In the face of disaster, Americans come together with courage, compassion and unity and ask, “How can I help?” There are many ways to Get Involved especially before a disaster occurs. The whole community can participate in programs and activities to make their families, homes and communities safer from risks and threats. Community leaders agree the formula for ensuring a safer homeland consists of volunteers, a trained and informed public and increased support of emergency response agencies during disasters. Major disasters can overwhelm first responder agencies, empowering individuals to lend support. 

So Get Involved before disaster strikes! Here are a few ways you can help: 
• Volunteer to support disaster efforts in your community. Get trained and volunteer with a Community Emergency Response Team, Medical Reserve Corps unit and/or other Citizen Corps Partner Program or Affiliate organization. Many local faith-based and community organizations have programs active in supporting disasters too. View more volunteer opportunities. 

• Be part of the community planning process. Connect and collaborate with your local emergency planning group, Citizen Corps Council or local emergency management agency. Contact the nearest planning organization. 

• Join or start a preparedness project. Find an event or identify local resources, build a team, choose a project, set goals and serve your community by improving the preparedness of your friends, colleagues, and neighbors. Get started. 
• Support major disasters by donating cash or goods which may help meet the needs of your community in times of disaster. Learn more.

This represents only a few of the many ways that individuals and community organizations can Get Involved to help communities lessen, prepare for, respond to and recover from disasters. If you have additional ideas or success stories, you may share them by contacting us or posting them on http://community.fema.gov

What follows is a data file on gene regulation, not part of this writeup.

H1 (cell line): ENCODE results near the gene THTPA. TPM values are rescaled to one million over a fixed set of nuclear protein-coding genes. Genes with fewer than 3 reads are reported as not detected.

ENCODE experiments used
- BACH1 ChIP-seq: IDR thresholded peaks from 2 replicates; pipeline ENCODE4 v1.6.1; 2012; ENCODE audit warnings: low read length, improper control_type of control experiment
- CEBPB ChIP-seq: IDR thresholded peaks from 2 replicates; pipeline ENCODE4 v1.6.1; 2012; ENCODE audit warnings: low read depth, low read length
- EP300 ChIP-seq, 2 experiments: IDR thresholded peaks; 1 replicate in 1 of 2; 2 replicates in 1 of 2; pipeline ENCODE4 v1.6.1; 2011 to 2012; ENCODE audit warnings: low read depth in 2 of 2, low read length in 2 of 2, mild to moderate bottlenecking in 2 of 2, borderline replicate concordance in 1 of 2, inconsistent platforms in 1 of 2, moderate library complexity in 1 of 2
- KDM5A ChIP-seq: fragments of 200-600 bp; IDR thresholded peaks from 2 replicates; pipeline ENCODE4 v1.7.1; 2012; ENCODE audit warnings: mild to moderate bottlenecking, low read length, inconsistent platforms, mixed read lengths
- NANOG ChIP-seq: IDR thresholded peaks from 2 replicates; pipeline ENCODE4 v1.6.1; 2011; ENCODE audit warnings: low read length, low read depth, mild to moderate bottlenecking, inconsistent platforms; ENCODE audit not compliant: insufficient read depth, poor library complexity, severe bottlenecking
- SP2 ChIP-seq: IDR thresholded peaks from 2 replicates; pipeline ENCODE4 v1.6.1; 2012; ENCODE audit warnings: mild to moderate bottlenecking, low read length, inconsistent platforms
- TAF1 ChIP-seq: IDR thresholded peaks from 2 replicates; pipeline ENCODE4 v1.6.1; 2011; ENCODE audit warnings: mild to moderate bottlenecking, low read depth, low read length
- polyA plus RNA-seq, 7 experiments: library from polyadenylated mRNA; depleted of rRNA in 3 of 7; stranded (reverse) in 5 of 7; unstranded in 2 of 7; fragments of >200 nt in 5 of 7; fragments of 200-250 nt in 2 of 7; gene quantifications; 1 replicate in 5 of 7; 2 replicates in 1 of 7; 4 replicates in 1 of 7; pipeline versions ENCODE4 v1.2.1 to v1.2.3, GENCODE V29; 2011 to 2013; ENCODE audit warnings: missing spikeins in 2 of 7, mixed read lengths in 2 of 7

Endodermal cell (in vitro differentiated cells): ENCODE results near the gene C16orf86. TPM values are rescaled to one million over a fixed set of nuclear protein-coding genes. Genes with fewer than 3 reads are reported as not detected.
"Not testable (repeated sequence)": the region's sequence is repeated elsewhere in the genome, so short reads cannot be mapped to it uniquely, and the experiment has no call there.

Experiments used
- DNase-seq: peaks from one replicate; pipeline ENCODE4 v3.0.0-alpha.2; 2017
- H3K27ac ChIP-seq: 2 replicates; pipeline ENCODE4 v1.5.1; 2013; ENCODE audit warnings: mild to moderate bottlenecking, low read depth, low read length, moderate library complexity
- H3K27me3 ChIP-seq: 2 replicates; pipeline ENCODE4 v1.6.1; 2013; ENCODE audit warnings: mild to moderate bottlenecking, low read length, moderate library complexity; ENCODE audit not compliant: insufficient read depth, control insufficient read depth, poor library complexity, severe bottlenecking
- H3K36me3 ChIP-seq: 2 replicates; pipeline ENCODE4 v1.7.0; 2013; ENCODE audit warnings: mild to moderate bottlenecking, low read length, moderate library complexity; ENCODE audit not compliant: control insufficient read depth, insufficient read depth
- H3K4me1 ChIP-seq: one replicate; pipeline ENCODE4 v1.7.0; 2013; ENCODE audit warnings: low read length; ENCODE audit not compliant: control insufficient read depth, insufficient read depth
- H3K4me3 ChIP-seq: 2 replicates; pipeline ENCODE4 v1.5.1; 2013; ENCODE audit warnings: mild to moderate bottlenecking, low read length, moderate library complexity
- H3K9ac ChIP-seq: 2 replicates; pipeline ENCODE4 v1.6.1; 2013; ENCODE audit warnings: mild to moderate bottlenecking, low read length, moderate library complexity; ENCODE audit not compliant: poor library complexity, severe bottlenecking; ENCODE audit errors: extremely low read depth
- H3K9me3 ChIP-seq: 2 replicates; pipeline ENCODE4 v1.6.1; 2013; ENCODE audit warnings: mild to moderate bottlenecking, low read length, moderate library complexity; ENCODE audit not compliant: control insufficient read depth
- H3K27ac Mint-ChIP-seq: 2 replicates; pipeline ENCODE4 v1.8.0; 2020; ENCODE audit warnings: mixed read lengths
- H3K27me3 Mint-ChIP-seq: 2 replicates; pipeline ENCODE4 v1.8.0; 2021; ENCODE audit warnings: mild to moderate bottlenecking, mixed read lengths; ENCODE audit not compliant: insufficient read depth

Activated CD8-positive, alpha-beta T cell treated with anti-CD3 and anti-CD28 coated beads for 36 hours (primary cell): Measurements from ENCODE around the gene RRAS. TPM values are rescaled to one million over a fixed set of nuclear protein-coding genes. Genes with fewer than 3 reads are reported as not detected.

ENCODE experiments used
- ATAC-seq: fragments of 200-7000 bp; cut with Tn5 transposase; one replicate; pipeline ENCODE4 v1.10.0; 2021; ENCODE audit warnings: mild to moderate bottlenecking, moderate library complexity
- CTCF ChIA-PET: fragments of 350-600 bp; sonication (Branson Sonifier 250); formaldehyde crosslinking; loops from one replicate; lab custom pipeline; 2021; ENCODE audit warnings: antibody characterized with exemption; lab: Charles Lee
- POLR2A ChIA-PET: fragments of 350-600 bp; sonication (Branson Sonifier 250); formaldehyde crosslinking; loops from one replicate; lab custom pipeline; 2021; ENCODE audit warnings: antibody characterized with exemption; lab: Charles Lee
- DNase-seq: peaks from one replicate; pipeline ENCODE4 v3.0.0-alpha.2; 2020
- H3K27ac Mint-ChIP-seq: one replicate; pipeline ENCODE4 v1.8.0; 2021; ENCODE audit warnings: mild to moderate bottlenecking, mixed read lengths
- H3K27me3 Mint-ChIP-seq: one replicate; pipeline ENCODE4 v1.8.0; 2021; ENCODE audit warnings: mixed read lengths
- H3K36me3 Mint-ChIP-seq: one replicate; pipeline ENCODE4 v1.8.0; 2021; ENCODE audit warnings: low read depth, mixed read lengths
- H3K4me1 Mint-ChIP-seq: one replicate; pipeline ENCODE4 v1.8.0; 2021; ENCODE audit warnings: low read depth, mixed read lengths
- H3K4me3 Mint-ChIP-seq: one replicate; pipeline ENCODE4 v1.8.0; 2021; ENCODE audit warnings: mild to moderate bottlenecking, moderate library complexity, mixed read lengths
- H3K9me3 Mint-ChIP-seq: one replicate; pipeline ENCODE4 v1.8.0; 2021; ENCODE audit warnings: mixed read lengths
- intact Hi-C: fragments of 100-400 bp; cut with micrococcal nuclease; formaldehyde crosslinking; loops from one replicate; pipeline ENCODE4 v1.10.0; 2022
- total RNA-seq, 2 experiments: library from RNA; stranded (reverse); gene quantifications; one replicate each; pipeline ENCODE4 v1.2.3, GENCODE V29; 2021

For additional opportunities that may be unique to your community, contact your local emergency management agency or Citizen Corps Council in your area. Join the Greater New Braunfels/Comal County Community Emergency Response Team. For more information go to /Departments/EmergencyManagement/NBCERT

Sirens are tested every Tuesday at Noon


Citywide Early Warning Siren System

The City of New Braunfels has an enhanced Alert Notification System to better protect and ensure the public safety of our residents and visitors. New Braunfels offers something for everyone to enjoy, most notably the Comal and Guadalupe Rivers. As the city of two rivers, residents and visitors enjoy lazy afternoons tubing and picnicking along the tranquil rivers. There are rare occasions that our rivers are not tranquil and become a hazard to life and property.

New Braunfels is located in Flash Flood Alley and is particularly vulnerable to flooding. Recorded data dating back to the early 1900’s details New Braunfels as having floods, with most recent floods of 1972,1998, 2002, and 2010 triggering the need to enhance the city’s warning system with the installation of Outdoor Warning Sirens. These sirens alert citizens and visitors in a more safe and timely manner. The Alert Notification System consists of eight (8) sirens strategically located throughout the city. 

In the event of an emergency, these sirens will be activated and a tone will be heard. Following a short tone of 5 seconds modulator sirens will broadcast an explanation of what has occurred and what actions you should take. Tone only sirens will broadcast only a tone.

The 2 types of warning signals used are:

  • Voice Signal: This is used for severe weather as well as the Tuesday siren testing.
  • Wail Signal: This is used for other alerts the city of New Braunfels requests its citizens to be aware of, like a hazardous material incident.


If you should hear the warning sirens, go inside and seek shelter immediately. Turn on a radio or television and listen carefully to instructions. KGNB AM 1420 is the designated Emergency Alert System (EAS) station for our area. New Braunfels residents with cable should tune to:

  • Channel 21 for Spectrum subscribers
  • Channel 99 for AT&T U-verse subscribers

Stay indoors until the danger passes. Please do not call 911 or New Braunfels Fire Stations for information unless you are reporting a life-threatening situation or hazardous condition.